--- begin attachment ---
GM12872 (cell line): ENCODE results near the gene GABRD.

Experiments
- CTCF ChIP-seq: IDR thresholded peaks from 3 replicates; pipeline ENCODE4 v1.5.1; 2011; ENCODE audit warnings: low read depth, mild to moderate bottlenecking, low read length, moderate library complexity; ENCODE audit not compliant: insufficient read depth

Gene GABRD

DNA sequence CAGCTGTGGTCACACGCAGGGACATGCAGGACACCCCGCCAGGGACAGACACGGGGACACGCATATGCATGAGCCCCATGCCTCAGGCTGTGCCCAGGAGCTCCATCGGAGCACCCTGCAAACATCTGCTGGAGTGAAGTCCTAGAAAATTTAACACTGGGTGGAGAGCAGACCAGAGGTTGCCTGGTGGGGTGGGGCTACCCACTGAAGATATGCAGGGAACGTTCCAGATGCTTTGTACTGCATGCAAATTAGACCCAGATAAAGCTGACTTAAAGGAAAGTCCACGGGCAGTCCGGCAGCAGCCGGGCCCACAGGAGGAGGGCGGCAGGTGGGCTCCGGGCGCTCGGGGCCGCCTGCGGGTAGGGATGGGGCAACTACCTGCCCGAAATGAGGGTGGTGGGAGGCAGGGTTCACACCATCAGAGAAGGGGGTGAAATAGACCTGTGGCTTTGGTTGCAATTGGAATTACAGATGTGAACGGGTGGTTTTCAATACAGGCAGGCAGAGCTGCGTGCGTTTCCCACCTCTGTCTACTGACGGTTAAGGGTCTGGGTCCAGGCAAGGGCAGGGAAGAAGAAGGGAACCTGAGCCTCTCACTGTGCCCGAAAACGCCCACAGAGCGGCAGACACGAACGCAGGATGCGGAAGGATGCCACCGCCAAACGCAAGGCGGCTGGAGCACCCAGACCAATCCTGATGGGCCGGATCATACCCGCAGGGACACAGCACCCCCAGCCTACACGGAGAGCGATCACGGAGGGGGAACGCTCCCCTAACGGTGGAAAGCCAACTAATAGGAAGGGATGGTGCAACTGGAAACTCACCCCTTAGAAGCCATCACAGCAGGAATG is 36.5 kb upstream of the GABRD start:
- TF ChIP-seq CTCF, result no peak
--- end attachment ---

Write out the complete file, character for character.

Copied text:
GM12872 (cell line): ENCODE results near the gene GABRD.

Experiments
- CTCF ChIP-seq: IDR thresholded peaks from 3 replicates; pipeline ENCODE4 v1.5.1; 2011; ENCODE audit warnings: low read depth, mild to moderate bottlenecking, low read length, moderate library complexity; ENCODE audit not compliant: insufficient read depth

Gene GABRD

DNA sequence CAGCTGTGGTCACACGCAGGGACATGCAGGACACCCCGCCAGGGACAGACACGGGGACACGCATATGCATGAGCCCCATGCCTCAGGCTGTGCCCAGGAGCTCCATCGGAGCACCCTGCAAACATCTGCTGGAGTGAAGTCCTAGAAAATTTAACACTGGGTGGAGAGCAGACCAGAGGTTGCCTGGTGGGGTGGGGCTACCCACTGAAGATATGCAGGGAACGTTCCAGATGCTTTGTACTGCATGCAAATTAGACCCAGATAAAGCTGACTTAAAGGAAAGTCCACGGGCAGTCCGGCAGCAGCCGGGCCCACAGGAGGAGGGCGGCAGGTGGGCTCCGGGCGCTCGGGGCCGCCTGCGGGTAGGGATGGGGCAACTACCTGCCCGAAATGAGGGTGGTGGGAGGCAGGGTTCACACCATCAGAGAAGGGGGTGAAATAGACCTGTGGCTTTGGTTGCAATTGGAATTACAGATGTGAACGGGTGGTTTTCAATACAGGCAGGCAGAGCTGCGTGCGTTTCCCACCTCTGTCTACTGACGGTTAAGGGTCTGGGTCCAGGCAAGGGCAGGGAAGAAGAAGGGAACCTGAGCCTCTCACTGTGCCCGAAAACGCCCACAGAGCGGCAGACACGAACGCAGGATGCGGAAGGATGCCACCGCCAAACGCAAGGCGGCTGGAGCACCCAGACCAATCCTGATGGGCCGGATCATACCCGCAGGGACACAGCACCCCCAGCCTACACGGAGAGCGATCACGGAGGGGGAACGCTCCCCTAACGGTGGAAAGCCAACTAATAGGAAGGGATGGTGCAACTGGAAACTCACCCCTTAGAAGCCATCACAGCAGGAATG is 36.5 kb upstream of the GABRD start:
- TF ChIP-seq CTCF, result no peak